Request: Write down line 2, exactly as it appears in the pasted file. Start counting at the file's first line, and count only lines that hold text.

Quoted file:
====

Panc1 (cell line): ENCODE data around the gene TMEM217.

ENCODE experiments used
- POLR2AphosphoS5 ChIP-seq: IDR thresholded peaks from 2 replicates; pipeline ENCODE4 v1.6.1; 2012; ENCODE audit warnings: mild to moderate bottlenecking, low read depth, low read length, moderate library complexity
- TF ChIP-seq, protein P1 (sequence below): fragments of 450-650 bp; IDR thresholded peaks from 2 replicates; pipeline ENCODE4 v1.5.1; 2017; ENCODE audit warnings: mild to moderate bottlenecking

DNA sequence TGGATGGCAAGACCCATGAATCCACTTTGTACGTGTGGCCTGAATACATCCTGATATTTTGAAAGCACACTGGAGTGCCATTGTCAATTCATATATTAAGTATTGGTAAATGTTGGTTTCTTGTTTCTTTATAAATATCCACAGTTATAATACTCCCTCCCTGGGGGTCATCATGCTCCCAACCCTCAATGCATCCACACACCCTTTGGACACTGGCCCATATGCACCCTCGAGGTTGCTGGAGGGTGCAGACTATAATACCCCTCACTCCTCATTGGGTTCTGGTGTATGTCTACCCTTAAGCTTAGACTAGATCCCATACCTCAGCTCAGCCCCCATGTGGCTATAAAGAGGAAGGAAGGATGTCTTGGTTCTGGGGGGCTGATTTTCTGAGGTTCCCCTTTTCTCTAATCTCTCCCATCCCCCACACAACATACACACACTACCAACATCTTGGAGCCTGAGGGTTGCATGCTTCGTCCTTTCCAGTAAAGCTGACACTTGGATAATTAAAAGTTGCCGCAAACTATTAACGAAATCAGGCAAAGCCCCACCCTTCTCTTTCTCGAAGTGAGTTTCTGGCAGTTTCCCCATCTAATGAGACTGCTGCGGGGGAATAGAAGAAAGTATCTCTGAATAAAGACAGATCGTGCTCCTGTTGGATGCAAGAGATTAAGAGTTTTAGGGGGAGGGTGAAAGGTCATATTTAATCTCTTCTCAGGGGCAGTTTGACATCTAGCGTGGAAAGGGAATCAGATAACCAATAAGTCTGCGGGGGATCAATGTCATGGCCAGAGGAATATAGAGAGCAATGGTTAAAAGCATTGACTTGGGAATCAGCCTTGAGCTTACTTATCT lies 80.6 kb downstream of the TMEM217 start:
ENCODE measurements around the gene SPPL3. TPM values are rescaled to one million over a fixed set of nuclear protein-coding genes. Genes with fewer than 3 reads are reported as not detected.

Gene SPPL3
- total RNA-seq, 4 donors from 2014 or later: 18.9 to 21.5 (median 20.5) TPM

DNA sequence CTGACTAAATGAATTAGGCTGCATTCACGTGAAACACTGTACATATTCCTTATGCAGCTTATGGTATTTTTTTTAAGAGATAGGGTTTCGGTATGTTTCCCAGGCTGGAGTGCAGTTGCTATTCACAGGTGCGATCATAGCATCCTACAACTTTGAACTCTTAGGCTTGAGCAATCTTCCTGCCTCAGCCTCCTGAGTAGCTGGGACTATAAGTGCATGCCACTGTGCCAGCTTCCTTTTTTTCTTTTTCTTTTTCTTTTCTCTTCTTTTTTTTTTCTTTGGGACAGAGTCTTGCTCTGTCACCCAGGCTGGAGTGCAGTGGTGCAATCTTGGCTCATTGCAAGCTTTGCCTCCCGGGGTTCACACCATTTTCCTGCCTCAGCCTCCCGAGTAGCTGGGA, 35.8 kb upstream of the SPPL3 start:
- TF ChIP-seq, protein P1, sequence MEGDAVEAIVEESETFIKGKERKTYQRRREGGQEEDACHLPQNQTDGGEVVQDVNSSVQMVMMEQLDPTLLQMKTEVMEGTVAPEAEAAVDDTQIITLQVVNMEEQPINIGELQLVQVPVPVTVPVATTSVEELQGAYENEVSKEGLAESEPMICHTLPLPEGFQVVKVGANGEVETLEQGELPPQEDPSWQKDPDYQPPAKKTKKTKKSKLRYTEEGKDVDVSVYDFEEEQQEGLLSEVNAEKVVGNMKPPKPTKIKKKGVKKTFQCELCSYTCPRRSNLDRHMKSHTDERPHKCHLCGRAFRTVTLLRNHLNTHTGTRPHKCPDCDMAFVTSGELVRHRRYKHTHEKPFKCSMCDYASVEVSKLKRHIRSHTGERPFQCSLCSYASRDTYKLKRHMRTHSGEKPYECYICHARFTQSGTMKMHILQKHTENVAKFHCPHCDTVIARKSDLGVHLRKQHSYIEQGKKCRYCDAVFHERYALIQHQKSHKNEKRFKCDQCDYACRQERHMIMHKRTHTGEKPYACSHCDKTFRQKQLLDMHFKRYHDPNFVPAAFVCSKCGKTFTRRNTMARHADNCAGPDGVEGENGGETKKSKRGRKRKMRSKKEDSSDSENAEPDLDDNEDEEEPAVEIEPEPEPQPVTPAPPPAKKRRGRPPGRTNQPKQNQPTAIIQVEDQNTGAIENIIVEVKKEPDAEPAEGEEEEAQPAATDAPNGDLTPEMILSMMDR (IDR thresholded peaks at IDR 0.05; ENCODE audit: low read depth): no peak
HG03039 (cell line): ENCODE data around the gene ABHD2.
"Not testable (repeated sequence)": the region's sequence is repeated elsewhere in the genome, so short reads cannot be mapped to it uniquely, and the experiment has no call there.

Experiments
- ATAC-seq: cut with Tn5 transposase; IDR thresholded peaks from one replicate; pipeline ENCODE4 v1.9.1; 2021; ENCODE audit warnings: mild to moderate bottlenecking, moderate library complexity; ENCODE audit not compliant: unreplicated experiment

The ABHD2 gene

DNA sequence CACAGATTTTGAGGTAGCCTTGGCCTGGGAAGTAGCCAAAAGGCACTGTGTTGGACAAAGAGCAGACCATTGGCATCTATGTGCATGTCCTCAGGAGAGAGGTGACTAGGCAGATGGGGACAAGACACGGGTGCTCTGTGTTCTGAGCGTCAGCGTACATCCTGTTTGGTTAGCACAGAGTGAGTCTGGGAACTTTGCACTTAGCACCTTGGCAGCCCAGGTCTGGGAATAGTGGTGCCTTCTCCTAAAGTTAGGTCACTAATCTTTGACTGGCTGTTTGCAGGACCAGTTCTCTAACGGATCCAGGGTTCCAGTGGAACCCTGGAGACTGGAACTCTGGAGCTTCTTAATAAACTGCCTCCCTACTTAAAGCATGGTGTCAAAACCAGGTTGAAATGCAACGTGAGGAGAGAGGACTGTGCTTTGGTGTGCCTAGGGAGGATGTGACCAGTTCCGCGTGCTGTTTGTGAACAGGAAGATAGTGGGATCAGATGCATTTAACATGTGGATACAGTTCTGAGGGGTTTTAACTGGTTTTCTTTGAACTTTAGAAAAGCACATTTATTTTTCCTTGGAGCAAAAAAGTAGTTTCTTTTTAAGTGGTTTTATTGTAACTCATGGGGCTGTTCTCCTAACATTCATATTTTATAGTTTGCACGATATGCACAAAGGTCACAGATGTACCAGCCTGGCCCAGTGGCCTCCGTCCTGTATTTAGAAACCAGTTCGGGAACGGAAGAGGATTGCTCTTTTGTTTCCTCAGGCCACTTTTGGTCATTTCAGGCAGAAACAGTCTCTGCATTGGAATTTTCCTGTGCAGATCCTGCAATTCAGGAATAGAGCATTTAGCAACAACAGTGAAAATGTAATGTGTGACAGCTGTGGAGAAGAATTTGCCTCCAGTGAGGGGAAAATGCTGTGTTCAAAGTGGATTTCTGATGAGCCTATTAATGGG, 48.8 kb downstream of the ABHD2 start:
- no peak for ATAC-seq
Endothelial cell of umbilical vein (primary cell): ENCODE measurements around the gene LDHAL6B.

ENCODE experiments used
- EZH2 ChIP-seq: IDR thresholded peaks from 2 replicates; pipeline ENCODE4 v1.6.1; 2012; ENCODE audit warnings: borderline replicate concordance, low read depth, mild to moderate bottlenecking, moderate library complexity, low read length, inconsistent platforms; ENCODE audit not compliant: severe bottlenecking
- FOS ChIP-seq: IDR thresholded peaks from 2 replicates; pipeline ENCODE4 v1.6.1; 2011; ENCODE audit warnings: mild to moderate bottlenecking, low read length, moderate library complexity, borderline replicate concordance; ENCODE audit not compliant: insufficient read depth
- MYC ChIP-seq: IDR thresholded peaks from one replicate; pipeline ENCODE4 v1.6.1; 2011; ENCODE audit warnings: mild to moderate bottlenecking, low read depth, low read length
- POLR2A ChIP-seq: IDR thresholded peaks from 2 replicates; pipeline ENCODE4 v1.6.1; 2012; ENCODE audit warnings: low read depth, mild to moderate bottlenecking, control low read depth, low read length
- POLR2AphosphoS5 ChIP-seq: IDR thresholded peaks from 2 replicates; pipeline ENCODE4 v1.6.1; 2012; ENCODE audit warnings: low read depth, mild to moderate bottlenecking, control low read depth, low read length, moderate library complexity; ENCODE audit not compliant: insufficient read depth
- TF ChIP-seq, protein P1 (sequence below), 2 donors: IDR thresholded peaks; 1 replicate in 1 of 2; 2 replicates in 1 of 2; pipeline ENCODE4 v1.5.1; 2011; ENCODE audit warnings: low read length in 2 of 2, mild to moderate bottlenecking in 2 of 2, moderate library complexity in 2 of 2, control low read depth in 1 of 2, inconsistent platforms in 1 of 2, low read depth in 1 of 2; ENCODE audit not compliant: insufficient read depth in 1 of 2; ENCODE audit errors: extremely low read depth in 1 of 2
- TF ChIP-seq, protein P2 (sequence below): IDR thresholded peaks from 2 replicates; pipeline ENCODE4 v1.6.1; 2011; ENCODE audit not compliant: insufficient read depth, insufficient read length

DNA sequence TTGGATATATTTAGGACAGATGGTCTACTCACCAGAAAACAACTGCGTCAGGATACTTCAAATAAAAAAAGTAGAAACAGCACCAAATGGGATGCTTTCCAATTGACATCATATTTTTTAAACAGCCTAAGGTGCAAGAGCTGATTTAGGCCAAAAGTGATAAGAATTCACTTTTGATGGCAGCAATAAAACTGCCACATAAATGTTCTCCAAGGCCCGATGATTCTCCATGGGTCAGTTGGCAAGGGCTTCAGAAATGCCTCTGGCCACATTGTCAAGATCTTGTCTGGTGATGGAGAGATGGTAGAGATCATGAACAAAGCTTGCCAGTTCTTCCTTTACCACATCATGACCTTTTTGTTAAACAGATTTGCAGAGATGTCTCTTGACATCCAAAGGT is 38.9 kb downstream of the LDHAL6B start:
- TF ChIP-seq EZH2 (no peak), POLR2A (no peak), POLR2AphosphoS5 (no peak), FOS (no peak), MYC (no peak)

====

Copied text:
ENCODE experiments used